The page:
It can be done – Banning Personal Cosmetics at the Municipal Level could Save Lives

The Hudson Quebec Supreme Court Ruling against Pesticide Applicators in June 2001 allowed Municipalities to Ban anything it felt was not safe.  Without using science, so any reason would work.  A few examples could be, The health of my child, pregnant women, makeup ending up in the environment, killing the fish, frogs and so on… 

The following quote is best read by replacing the word "pesticide' with the word 'cosmetics'


The Supreme Court of Canada upheld the power of municipal governments to restrict the use of pesticides within their communities. The decision reinforced the ability of municipal governments to protect both the health of their citizens and their local environment.

Ecojustice successfully argued that municipalities have an important role to play in protecting the health of residents and the environment, and that pesticide reduction measures are within the bounds of their local powers.

The victory in the 'Hudson' case is having far reaching effects for municipalities across Canada. Since the decision, more than 125 communities, including Toronto and Ottawa have begun considering passing pesticide restriction by-laws.


Health Canada has responded immediately to the claims of imminent danger by Fellow Activist Group (Environmental Defence)

Health Canada says metal impurities in makeup minimal, no cause for concern

That doesn't matter to Certain Groups of Concerned Citizens and Lawyers so Health Canada will come out with a position paper stating that Health Canada Approved products can be further restricted by the province or municipality.  Bylaws without justification can be legally created, you could make up what you want here and make it stick.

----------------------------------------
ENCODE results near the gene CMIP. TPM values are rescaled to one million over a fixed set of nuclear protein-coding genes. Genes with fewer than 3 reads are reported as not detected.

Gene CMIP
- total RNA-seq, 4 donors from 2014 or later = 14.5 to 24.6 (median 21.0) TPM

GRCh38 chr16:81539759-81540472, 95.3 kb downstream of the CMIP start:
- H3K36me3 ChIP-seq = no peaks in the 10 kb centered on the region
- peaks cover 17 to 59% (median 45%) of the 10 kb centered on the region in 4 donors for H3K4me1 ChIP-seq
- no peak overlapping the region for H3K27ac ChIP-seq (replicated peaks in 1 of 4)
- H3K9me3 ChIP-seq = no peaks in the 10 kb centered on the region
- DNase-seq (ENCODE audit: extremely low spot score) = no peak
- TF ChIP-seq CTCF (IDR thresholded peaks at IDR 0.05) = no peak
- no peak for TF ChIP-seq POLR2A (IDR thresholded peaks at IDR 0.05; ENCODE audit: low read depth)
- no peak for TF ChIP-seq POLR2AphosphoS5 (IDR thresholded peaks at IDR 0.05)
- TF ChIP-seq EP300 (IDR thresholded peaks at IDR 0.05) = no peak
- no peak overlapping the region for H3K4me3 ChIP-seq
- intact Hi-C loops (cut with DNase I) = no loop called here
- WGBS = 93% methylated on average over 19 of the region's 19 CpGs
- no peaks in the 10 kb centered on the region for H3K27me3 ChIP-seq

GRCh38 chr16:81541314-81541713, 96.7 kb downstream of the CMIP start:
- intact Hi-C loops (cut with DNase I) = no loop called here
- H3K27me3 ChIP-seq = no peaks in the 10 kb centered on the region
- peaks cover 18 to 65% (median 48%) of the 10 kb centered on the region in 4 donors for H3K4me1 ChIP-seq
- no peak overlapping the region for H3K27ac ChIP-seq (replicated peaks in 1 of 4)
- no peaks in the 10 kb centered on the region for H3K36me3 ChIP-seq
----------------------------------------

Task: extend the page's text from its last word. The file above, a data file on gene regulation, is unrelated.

This is exactly the response from Health Canada regarding Safe to Use Pesticides.

Once again replace the word 'pesticide' with the word 'cosmetics'


Why are certain pesticides banned in some Canadian municipalities and provinces if Health Canada approved them for use?

While Health Canada has the authority to register pesticides, municipalities and provinces have the authority to further impose restrictions on the use of these products.

Pesticides must be registered before they can be imported, manufactured, sold or used in Canada. Health Canada's PMRA is responsible for administering the Pest Control Products Act (PCPA). Registration under the PCPA requires a thorough scientific evaluation to determine that new pesticides are acceptable for a specific use and that registered pesticides remain acceptable for use once on the market.

Provinces and territories may enact regulations to restrict or prohibit the use of products that are registered under the PCPA in their jurisdictions. Cities, towns and municipalities may be authorized by provincial/territorial legislation to further regulate pesticide use based on local considerations within their jurisdictions, including enacting by-laws.


Go for it concerned citizens of the earth, BAN PERSONAL COSMETICS NOW!

If it even saves 1 life it will be worth it. 


Health Canada says metal impurities in makeup minimal, no cause for concern


May 17, 2011

Health Canada is attempting to placate Canadians concerned about their cosmetics after a report suggested many popular makeup products contain heavy toxic metals.

The report from Environmental Defence called on the government to impose stricter regulations on cosmetics companies and make them list all metals — which occur as impurities, not ingredients — on product labels.

Health Canada responded Monday by saying the metals identified in the report are prohibited from being intentionally added to products and instead occur naturally in "very, very low amounts."

"Our objective as a government is to continue to lower those exposures as best we can at every turn. But I don't think these numbers are cause for immediate alarm for Canadians," said James Van Loon, director of Health Canada's consumer product risk management bureau.

The report tested 49 makeup products and found all of them contained varying amounts of heavy metals with one lip gloss carrying arsenic and lead exceeding limits recommended by Health Canada.